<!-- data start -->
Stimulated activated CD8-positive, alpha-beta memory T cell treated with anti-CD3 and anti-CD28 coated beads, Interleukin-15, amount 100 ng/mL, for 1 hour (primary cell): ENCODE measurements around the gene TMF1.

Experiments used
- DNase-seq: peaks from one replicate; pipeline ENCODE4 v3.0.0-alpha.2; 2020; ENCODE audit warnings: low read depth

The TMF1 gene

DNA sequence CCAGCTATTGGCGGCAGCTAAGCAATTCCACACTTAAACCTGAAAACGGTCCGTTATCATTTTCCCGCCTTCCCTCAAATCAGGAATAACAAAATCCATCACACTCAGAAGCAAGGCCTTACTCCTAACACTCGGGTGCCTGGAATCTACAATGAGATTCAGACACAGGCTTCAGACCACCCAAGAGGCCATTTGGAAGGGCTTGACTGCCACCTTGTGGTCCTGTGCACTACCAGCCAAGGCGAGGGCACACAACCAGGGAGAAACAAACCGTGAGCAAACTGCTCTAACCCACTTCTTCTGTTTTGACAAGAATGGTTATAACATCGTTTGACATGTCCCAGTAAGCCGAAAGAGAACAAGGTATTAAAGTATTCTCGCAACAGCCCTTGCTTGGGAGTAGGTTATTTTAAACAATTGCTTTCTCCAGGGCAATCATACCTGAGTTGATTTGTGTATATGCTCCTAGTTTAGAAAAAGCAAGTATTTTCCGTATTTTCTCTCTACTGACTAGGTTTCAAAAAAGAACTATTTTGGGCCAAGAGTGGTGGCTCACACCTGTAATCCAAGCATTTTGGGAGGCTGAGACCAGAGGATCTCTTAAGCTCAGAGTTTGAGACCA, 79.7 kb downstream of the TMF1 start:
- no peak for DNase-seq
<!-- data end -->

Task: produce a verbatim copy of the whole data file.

Stimulated activated CD8-positive, alpha-beta memory T cell treated with anti-CD3 and anti-CD28 coated beads, Interleukin-15, amount 100 ng/mL, for 1 hour (primary cell): ENCODE measurements around the gene TMF1.

Experiments used
- DNase-seq: peaks from one replicate; pipeline ENCODE4 v3.0.0-alpha.2; 2020; ENCODE audit warnings: low read depth

The TMF1 gene

DNA sequence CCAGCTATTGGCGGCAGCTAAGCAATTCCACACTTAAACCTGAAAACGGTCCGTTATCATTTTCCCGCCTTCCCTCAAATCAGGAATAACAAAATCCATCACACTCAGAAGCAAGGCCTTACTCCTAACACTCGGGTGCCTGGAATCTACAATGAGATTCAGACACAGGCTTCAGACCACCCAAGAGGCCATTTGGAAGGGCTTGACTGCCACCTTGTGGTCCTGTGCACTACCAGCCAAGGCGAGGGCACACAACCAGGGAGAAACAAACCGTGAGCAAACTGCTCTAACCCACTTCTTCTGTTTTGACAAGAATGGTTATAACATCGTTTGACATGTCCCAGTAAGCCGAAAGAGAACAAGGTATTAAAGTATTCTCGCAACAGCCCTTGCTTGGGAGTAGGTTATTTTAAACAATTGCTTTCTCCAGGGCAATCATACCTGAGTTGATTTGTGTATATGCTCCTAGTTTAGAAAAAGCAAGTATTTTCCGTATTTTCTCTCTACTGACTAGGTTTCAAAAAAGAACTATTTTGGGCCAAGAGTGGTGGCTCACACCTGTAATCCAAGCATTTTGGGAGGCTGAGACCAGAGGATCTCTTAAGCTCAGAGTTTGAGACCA, 79.7 kb downstream of the TMF1 start:
- no peak for DNase-seq